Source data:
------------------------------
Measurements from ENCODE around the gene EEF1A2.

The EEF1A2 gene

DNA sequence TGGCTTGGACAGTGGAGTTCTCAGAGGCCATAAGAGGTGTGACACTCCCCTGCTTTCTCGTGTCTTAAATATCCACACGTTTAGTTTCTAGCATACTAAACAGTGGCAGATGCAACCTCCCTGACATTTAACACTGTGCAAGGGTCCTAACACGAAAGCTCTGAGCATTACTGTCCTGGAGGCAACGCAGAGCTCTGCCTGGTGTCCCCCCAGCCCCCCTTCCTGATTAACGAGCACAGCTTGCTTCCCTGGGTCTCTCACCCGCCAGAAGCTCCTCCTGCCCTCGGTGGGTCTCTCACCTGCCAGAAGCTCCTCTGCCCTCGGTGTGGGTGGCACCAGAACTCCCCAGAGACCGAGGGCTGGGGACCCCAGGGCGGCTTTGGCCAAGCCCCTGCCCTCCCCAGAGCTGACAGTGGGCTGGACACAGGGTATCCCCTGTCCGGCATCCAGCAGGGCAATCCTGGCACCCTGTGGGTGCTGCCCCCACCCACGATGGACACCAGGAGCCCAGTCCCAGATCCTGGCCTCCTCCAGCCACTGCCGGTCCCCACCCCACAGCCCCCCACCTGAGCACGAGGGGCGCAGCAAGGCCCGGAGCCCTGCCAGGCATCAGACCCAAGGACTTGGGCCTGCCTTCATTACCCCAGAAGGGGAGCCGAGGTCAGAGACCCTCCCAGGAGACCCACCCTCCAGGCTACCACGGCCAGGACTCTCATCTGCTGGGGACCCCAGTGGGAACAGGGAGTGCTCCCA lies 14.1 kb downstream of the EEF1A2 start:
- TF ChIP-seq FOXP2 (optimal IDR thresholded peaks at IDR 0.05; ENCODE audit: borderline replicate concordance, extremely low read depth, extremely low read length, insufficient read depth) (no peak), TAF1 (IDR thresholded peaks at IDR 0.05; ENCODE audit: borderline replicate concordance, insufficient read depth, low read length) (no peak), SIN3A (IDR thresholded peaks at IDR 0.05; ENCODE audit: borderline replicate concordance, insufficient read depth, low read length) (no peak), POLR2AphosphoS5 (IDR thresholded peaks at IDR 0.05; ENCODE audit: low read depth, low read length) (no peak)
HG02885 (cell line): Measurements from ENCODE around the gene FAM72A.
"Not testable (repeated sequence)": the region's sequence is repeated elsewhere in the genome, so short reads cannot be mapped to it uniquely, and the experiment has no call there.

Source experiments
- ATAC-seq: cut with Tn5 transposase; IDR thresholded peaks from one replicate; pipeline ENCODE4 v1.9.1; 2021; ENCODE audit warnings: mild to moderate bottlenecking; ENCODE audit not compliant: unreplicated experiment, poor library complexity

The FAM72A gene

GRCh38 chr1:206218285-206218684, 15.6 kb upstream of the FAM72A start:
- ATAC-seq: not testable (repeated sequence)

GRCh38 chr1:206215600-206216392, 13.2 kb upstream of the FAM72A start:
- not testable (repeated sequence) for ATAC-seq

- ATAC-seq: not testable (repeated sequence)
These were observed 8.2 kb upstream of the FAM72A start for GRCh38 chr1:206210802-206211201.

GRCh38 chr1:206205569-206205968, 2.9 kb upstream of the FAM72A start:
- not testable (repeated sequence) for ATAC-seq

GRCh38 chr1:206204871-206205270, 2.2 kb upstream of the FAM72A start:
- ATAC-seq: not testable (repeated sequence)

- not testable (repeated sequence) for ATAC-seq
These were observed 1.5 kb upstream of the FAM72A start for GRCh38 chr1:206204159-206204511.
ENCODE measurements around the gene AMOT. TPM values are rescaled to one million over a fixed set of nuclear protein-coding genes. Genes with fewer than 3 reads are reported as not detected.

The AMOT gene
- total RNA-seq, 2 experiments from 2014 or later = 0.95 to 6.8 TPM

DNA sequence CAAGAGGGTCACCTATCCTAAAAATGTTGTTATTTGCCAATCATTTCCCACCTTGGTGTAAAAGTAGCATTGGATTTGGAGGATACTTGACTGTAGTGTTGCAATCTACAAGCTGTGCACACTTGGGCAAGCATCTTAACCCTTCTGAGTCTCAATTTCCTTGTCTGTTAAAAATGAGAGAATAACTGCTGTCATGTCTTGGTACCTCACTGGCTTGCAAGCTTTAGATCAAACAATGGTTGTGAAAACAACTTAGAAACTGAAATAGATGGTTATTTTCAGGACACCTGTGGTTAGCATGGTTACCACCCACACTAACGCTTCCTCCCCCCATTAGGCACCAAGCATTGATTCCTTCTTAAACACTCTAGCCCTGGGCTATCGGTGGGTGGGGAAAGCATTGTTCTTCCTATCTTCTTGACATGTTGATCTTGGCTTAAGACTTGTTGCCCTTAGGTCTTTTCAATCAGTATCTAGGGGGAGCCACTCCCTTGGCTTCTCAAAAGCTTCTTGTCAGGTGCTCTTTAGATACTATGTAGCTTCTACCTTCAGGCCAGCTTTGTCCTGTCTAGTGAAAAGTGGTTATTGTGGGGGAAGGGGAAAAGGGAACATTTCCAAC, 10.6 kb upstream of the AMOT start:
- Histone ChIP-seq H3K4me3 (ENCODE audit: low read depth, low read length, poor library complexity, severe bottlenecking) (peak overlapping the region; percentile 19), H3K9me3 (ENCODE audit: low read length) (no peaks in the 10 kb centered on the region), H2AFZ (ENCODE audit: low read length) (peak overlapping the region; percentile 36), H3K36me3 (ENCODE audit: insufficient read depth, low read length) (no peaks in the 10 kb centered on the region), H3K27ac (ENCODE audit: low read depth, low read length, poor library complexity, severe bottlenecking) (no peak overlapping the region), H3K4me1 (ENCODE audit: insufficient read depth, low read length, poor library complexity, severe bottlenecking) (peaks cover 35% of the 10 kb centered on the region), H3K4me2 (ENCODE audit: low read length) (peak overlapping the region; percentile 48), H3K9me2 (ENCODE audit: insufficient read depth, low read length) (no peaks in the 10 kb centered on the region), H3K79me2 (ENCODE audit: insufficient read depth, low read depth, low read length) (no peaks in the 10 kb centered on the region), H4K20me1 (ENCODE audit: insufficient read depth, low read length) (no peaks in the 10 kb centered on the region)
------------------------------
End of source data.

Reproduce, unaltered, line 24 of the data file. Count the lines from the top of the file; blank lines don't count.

- total RNA-seq, 2 experiments from 2014 or later = 0.95 to 6.8 TPM